TRACK LIFE: Daughn Gibson – “The Sound of the Law”
Welcome to Track Life, a semi-daily column in which Jacob Knight shares what he thinks to be the best in music, both new and old.
Daughn Gibson, the 31-year-old Carlisle, Pennsylvania truck driver, crafted one of the more overlooked albums of 2012 in All Hell, a sample based take on old school outlaw country. Tailoring ghostly, haunting ballads to a horde of sonics dug out of the dustiest of dime store record crates, All Hell captured what it was like to live hard and die young in dead end, small town America. Tracks like “Tiffany Lou” and “Lookin’ Back on ’99” were notable for the way they almost incorporated Burial style dubstep with Southern twang, giving the record a feel all its own.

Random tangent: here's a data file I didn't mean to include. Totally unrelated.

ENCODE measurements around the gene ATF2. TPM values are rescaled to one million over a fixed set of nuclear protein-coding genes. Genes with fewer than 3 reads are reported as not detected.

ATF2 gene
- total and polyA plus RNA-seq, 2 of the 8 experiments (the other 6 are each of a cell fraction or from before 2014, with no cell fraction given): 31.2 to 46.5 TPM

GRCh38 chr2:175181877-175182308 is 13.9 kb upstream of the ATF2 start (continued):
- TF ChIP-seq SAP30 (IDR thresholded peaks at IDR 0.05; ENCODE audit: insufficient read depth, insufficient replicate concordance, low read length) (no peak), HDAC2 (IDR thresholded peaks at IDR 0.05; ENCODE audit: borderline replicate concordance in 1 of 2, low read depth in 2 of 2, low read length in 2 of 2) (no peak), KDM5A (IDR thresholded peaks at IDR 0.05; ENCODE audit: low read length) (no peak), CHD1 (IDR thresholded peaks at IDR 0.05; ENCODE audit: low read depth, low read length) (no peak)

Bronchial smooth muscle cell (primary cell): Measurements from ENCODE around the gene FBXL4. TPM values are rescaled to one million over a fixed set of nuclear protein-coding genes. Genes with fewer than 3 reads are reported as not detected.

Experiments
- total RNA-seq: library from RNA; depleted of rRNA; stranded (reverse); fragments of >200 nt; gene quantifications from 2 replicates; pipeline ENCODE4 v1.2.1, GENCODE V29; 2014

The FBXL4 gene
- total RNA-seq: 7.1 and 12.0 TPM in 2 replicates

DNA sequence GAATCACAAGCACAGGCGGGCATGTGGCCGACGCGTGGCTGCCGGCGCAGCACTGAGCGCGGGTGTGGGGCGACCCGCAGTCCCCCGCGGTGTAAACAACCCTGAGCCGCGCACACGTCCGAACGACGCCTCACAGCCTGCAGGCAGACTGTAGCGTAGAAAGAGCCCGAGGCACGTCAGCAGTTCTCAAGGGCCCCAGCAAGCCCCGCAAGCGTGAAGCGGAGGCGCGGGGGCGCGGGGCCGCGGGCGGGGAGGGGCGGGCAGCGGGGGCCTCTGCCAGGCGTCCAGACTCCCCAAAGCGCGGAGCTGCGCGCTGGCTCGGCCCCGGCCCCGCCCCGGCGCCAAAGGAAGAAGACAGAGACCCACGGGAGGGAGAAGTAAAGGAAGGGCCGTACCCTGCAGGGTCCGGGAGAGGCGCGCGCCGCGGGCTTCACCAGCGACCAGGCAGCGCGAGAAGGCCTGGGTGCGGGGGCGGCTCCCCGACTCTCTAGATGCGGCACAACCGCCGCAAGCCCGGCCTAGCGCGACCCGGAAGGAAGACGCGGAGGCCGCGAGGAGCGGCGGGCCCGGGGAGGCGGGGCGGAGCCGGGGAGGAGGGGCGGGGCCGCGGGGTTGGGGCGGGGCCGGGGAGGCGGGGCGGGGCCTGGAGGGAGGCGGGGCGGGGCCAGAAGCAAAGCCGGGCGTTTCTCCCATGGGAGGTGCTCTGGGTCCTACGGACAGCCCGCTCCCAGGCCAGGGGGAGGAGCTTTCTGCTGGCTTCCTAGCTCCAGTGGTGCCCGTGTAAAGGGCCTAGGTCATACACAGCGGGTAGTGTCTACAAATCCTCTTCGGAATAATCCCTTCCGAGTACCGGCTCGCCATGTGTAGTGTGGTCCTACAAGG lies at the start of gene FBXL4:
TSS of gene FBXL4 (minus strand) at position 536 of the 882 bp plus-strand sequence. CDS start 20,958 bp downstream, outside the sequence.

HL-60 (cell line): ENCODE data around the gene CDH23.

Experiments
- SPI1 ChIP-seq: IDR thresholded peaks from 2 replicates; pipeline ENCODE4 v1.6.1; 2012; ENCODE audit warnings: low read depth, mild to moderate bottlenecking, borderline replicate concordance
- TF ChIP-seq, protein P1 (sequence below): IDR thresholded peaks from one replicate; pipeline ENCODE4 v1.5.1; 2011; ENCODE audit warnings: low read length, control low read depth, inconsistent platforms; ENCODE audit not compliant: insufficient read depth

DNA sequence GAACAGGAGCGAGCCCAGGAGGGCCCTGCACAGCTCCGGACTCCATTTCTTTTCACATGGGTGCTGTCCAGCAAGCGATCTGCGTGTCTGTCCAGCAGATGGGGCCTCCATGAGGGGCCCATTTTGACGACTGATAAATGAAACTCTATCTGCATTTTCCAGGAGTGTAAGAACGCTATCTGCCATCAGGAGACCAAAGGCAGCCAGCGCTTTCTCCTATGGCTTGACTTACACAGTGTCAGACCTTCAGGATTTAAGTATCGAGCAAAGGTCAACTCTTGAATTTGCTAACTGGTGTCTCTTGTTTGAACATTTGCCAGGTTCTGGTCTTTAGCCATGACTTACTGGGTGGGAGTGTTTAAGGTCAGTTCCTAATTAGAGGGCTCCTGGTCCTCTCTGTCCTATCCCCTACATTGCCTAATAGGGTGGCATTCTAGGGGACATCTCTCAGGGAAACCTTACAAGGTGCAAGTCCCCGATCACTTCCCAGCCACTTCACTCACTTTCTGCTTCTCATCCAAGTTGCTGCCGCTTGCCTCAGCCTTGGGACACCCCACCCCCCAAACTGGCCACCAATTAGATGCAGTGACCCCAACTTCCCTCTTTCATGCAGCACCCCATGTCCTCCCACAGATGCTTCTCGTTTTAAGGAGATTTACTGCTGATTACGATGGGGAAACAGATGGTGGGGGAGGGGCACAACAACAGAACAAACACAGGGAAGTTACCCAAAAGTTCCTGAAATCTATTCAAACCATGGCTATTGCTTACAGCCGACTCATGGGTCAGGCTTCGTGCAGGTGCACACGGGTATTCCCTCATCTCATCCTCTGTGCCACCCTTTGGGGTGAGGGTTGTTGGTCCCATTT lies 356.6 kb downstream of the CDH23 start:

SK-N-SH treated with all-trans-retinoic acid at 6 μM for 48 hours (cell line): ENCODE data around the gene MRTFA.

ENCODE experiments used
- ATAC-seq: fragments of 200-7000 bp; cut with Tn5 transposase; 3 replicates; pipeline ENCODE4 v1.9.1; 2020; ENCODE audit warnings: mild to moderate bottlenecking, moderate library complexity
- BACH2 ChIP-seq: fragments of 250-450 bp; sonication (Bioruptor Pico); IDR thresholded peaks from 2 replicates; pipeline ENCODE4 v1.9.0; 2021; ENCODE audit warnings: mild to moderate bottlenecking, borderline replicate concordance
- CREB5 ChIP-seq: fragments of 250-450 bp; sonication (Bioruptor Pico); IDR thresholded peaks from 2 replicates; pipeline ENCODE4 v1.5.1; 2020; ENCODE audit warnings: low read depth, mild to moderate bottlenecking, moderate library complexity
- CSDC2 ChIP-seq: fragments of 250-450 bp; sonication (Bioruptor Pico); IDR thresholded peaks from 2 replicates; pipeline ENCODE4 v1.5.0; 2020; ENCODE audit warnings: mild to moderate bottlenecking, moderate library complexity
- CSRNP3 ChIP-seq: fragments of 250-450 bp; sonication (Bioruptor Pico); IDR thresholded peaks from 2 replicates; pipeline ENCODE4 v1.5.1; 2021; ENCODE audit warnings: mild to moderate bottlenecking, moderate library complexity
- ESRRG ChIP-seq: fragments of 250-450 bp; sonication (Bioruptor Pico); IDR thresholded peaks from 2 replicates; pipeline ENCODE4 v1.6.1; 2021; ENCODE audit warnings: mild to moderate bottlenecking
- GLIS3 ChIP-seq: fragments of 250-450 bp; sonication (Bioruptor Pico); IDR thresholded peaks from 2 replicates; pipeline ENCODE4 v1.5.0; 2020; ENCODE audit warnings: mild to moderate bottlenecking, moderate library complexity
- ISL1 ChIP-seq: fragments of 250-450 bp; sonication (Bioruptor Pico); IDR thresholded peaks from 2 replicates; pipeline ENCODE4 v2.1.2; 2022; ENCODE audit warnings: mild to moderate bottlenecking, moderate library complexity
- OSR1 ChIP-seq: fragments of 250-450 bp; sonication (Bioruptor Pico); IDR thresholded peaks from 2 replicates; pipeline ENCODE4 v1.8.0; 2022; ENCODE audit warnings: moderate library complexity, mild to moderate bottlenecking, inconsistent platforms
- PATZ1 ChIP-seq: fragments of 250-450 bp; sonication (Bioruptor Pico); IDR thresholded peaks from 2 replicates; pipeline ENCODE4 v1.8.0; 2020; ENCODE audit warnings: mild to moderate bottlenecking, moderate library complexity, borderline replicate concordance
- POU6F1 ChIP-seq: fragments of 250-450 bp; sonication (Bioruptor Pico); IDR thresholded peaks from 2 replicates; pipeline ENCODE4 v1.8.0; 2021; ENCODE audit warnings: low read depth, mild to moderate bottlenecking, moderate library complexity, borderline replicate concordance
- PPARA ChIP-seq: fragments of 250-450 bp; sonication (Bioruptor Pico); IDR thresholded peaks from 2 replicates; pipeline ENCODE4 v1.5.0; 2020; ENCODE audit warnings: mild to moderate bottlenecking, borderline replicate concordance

Now Daughn has turned in his big rig keys and signed to Sub Pop. Me Moan, his debut album with the indie major, is due in record shops this July, and the first single, “The Sound of the Law”, sees Gibson singing against live sounding snare rolls and effects laden guitars. It’s a step up in tempo from anything that was on All Hell, but the songwriter’s knack for slow burn storytelling still seems to be completely intact. Spinning a yarn about being born right next to the blacktop he’d later call his “office”, the cut charts Daughn’s quick transformation from a boy to an utter monster of a man. The change in time is welcome, as it finds Gibson steeping out of the dimly lit bars and into the light, still probably a bit high off of whatever he just snorted to keep him behind the wheel all night. This is burly, masculine music the likes of which indie rock isn’t exactly known for anymore, and that makes it seem just about right for enjoying an afternoon beer.